Promise theory is used as a representation for semantics. Directed adjacency is a logical primitive, as in graph theory, but with the caveat that each node must both emit and absorb adjacency relations, cooperatively, making `probable spacetime adjacency’ similar in structure to quantum probabilities and transitions. Thus space is made up of cooperating nodes and edges.

In promise theory, which extends graphs with semantic labels, each adjacency therefore requires multiple promises from each node, so the formulation could be argued more fundamental than an ordinary graph theory. Although not normally considered relevant in physics, these stronger requirements for spacetime continuity may still play a role in quantum descriptions of physical spacetime.

Local and global time are measured from within the interior of a semantic spacetime, and are interpreted through transitions from one state to another. This can only happen at a fixed rate, because every system essentially measures its own clock. The ability to observe remote events is a non-trivial problem in this model. A consequence of this is that there is no concept of variable velocity, nor momentum, and thus a discrete spacetime with finite number of states is not obviously a canonical system. This does not exclude the existence of canonical subsystems, however. There is therefore an implicit challenge to view continuum formulations of physics as some limit of discrete transition systems. The connection with canonical systems remains unknown.

In physics, semantics are usually limited to force labels and particle types, and space is classically neutral (this may have to change for a quantum theory of spacetime), but at a larger scale we distinguish, for instance, between parking spaces and fields. These different semantics play a role in the interactions between spatial regions, and thus lead to new physics and new scales.

Two notable things to come out of the work on semantic spacetimes are:

  1. Many familiar ideas learned over decades of thinking about artificial intelligence emerge from a discussion of spacetime semantics, without any implementation details needing to be presupposed. So, although one could say that `nothing really new' comes out of it, many standard things emerge very easily from very few assumptions.
  2. The semantic spacetime (or promise theory) view is that logic emerges from reasoning, rather than vice versa (which was the starting point of most computer science).

Semantic space and materials

There are some conflicts of emphasis between a view of spacetime based on information and one based on dynamics. Historically, spacetime has been a backdrop (like a Cartesian theatre) in which the play of physics took place. In modern times, quantum theory has thrown doubt on this view. A model of space, time, and observation that attempts to take into account the semantics of locations and events, was explored as a way of developing a physics of more macro-level systems, like machinery, organisations, and even cities.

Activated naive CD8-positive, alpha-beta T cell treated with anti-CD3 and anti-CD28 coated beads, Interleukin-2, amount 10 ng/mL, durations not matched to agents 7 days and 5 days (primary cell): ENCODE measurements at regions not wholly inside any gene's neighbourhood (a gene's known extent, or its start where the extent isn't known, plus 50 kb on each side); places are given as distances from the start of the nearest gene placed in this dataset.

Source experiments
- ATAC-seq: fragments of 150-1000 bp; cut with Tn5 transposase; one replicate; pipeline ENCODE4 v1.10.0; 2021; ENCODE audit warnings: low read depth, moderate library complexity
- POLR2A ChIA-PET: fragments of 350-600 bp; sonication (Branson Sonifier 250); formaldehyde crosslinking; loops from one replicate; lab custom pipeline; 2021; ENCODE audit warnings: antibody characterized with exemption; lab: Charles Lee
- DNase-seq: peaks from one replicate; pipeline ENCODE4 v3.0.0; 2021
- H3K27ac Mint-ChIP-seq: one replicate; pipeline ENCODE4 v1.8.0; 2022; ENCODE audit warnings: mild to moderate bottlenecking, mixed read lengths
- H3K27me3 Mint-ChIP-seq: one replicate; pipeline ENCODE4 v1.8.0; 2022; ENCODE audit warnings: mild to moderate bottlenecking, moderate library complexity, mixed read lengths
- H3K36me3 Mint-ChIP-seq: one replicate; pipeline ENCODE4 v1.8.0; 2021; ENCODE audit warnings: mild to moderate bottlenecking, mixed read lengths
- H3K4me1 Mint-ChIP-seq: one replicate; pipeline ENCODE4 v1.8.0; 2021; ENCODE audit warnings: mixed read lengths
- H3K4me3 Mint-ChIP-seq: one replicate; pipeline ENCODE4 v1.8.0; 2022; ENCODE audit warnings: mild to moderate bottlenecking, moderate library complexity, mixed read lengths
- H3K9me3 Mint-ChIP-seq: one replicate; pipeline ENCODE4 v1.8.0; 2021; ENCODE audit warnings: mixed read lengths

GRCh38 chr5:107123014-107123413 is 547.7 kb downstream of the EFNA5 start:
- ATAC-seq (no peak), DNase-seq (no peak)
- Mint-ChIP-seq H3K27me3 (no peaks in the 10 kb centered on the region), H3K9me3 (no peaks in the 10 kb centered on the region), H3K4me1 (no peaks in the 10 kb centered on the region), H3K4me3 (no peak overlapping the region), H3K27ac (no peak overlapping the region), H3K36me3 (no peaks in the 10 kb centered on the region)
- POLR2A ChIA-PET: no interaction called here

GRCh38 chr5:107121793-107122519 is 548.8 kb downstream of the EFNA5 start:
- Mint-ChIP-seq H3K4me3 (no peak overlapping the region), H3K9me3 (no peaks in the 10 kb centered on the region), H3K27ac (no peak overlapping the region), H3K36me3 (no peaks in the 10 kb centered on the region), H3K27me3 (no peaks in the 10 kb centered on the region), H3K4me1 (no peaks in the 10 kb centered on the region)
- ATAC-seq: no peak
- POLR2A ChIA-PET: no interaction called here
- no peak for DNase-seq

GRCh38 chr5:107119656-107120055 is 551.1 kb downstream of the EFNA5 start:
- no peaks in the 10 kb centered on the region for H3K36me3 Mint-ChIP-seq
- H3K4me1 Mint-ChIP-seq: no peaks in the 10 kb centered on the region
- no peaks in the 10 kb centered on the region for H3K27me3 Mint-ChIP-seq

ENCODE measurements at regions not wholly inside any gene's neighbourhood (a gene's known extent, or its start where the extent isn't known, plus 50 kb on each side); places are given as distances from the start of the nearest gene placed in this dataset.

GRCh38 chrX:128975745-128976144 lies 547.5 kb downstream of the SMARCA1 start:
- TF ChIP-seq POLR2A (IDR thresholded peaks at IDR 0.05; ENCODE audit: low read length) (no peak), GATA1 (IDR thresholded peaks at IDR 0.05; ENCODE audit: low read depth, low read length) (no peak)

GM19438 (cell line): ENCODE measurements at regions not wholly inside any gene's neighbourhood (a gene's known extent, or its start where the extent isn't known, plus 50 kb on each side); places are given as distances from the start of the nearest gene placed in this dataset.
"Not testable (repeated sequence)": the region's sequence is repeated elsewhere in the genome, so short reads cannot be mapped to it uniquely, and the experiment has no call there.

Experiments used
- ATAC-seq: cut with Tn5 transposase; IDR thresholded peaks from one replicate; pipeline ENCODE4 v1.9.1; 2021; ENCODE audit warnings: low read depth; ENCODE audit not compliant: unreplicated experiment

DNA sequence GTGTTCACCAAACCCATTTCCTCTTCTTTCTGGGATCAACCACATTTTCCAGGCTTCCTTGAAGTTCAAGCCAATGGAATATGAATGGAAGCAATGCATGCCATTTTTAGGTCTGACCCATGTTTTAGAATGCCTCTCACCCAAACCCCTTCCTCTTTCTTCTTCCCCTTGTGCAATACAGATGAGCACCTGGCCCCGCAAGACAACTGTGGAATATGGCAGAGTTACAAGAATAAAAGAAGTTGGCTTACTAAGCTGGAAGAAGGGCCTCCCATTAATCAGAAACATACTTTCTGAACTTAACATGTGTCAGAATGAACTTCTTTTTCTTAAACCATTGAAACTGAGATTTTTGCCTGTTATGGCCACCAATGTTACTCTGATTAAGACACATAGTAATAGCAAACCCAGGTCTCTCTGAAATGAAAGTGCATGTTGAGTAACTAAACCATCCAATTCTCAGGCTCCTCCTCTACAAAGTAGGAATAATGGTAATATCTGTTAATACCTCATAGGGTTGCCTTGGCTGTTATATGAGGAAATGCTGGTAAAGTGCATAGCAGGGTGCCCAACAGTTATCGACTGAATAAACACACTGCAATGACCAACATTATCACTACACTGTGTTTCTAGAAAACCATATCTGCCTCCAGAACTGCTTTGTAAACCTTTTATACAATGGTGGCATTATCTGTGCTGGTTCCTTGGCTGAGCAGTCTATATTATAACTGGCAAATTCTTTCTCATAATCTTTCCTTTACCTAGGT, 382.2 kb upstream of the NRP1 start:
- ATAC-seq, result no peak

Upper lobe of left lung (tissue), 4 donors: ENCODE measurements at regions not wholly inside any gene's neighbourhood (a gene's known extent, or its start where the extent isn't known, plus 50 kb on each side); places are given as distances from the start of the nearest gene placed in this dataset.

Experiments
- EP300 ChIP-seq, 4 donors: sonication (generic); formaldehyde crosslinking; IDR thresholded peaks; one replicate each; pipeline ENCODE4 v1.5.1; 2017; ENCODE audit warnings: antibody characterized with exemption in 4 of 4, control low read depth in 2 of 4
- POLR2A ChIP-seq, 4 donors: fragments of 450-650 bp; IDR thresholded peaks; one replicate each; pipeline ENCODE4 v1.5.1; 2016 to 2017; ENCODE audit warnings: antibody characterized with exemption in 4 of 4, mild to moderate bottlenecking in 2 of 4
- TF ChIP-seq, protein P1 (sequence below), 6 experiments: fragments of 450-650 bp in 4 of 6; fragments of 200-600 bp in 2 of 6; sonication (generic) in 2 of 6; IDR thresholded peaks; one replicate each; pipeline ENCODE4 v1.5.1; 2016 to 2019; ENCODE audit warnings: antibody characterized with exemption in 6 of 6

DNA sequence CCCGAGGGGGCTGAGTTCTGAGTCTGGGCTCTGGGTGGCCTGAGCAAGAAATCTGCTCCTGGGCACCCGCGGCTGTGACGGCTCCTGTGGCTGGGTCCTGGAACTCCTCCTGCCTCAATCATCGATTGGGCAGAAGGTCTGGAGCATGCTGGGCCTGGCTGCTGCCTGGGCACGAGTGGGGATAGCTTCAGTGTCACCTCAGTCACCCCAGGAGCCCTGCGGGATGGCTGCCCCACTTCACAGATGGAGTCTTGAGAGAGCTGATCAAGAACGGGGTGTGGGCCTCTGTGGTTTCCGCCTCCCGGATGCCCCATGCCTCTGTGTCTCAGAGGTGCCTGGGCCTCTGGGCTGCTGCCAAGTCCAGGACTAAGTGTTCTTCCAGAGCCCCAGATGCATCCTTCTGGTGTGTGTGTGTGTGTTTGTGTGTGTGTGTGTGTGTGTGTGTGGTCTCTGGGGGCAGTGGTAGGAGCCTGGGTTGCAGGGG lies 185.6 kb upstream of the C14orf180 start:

Robin Milner's description of space as functional machinery is revealing as an entirely separate way of describing space, through containment rather than by invariance and long range order[6]. A simple question asked by semantic spacetime is whether it makes sense to distinguish between matter and space, e.g. does matter fill space, replace space, or simply relabel space? From an information perspective, labelling is the only independent concept. Thus, why would one need to introduce space and matter as separate substances, rather than different states of the same? There is an analogy here, at fundamental scales, with the discussion of the quantum vacuum and its relationship to the old concept of the aether. There cannot directly be acceleration in a closed discrete spacetime, since all transitions happen at the same speed, so one cannot define inertial mass, except as an effect of spacetime geometry. In elementary physics, this would be controversial. In technology, there is little controversy about digital transition systems, and the formulation is immediately helpful to understanding software behaviours.

Points as functional agents

The idea of a spacetime made up of `autonomous agents' as reducible or irreducible points, embraces locality and thus a the key principle of relativity. In such a formulation, the nature of space and time is intrinsically linked to the problem of measurement, because every point acts like an independent observer. Even the propagation of a message cannot be assumed as a necessity. If applied to physical spacetime, this challenges the idea of universal physical law.